Q. You often express the virtues of the TSP, such as simplicity and low fees, but you also cite that the TSP offers eligible investors (i.e., federal employees, retirees and survivors) the unique G Fund. Besides being composed of “special-issue” Treasury bonds, can you elaborate on why the G Fund is a unique and valuable tool for managing ones portfolio and how one can best use the G Fund?
Q. I’m retired, and for 2017, I increased the amount I’m taking out in monthly TSP withdrawals. I received a letter today from TSP acknowledging my payment had increased, the correct amount and the number of months these payments are expected to last. The letter went on to say if my payments are expected to last less than 120 months, they’re considered eligible rollover distributions, not periodic payment for tax purposes. I really don’t know what this means, but somehow I suspect it means I’ll pay more in taxes. Can you shed light on this?
Q. I’m 52 years old with 31 years of U.S. Postal Service time. I am contemplating leaving my federal job early. I know my minimum retirement age is 56. I would like to keep my health insurance and life insurance for my family. What are my options at this point? Deferred or postponed? Will I be able to still receive my Social Security supplement at 56? What about the money in my TSP and FERS accounts?
Q. If I elect a set monthly withdrawal instead of an annuity, what happens if I should pass away before I have taken all of my TSP? Do I have to take the annuity option for my spouse to receive any survivor benefit or the remaining balance?
Q. My wife and I are both 36-year-old federal employees. We both contribute the max contribution to our TSP accounts — $18,000. Additionally, we each invest $5,500 in separate Roth IRA life cycle mutual funds through USAA. Combined, we have about $600,000 in our TSP accounts and about $100,000 in our IRA accounts. We live a rather frugal life, and started investing later in life due to grad school, so we are looking for ideas on additional avenues of investment when all other tax advantaged investment vehicles are maxed out. Do you have any advice for our situation?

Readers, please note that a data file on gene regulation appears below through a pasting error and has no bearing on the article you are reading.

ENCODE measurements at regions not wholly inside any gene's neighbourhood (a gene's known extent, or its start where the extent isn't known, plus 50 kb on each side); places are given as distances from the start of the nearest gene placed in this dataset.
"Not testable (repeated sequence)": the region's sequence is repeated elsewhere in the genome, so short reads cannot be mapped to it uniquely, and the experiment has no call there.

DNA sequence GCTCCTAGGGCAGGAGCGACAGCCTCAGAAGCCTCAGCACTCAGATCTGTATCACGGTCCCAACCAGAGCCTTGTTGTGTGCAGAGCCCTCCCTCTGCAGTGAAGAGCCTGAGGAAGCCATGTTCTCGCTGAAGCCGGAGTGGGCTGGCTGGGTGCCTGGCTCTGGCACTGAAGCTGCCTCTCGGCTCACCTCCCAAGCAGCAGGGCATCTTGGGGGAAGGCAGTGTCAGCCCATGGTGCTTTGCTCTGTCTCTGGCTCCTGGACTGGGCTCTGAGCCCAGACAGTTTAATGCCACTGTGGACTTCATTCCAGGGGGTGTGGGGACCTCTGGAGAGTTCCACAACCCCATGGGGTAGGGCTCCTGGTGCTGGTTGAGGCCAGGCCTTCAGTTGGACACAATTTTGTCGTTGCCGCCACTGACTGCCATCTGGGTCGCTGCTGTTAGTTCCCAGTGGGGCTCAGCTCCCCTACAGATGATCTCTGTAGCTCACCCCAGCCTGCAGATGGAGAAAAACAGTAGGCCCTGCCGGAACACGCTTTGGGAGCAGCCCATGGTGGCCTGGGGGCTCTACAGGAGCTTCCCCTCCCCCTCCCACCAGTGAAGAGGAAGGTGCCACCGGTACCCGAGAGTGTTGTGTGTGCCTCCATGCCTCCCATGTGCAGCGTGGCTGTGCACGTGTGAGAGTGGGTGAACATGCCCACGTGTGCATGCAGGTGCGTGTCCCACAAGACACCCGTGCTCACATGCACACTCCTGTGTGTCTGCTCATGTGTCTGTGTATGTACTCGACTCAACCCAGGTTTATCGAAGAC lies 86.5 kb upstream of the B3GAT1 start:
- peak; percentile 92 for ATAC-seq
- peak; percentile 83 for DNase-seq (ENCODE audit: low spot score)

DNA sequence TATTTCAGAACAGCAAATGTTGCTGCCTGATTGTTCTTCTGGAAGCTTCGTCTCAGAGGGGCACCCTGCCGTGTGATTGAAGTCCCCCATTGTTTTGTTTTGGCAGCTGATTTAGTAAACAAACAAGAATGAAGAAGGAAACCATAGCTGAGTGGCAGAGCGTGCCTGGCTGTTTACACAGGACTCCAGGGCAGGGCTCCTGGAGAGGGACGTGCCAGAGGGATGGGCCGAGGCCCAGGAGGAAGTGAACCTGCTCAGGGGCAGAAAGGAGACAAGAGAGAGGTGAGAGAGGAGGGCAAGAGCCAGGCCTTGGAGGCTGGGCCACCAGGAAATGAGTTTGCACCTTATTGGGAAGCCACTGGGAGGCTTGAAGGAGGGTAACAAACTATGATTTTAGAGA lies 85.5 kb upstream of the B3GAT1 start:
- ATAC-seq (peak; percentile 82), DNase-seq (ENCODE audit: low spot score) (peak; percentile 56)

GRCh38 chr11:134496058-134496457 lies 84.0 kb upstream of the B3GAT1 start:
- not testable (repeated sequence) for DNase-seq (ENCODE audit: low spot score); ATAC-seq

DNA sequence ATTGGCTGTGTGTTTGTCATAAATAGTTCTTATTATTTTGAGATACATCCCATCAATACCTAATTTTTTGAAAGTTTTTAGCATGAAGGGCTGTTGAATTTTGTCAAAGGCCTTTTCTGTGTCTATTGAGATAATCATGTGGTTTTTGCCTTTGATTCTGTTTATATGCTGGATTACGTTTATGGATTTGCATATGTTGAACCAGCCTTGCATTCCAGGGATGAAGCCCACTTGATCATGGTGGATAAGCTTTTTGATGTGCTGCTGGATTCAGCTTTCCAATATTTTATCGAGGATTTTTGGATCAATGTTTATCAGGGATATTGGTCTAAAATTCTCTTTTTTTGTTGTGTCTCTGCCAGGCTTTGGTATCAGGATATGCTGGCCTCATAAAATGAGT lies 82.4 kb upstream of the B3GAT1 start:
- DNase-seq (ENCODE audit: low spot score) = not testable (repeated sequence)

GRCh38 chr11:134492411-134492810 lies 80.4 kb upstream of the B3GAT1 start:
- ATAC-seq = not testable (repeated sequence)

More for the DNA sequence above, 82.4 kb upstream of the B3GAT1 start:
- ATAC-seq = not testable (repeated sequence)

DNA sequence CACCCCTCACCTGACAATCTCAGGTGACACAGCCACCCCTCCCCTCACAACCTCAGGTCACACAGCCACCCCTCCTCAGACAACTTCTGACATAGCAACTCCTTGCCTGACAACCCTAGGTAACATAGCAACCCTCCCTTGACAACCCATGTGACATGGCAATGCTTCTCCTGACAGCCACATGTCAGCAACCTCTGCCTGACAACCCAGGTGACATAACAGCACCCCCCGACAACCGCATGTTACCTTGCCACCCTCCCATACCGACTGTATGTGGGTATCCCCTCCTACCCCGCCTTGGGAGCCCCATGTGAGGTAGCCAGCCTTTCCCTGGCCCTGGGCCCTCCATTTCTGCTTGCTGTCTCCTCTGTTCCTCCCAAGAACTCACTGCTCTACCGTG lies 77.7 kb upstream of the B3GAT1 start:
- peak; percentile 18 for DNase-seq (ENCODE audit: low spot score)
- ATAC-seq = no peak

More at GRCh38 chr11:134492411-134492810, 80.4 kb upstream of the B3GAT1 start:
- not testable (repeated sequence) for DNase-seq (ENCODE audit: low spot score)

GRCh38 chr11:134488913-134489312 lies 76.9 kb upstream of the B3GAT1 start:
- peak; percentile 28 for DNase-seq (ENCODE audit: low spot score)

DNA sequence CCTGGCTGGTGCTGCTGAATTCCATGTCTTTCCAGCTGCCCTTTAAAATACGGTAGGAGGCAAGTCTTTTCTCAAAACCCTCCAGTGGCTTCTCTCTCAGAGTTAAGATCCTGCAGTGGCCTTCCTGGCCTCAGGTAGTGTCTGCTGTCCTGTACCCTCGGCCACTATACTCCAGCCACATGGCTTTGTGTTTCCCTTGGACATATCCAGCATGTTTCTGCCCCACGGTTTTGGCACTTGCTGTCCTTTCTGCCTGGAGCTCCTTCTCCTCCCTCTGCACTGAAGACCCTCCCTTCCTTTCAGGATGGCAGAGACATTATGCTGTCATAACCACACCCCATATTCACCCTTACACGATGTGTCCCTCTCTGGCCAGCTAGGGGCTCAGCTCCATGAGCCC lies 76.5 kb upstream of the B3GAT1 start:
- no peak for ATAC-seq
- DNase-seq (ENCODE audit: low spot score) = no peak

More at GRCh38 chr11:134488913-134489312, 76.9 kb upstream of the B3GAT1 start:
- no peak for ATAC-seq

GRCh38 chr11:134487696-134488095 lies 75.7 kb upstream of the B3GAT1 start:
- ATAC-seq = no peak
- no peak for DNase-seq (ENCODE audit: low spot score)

Q. I am retiring in 15 months with 34 years of service at age 56. I am downsizing my house for a lower house note. I have enough in my TSP to purchase a home. Is this a good idea? The note on the house would be equal to what I would receive from my TSP. I will still have my FERS supplement and my FERS.
Q. I inherited part of a TSP account and got a check, with tax already withheld. Do I still have to pay state tax as well? I’m from Pennsylvania, and the TSP account is from my uncle who lived in Florida.
Q. Retirees who remain in the TSP cannot make contributions into the various funds, but they can make interfund transfers (IFT) and redistribute their money into different funds. Are retirees subject to the same TSP rule that no more than two IFTs can be done per month, or are retirees subject to a different rule regarding the number of times they can make such transfers?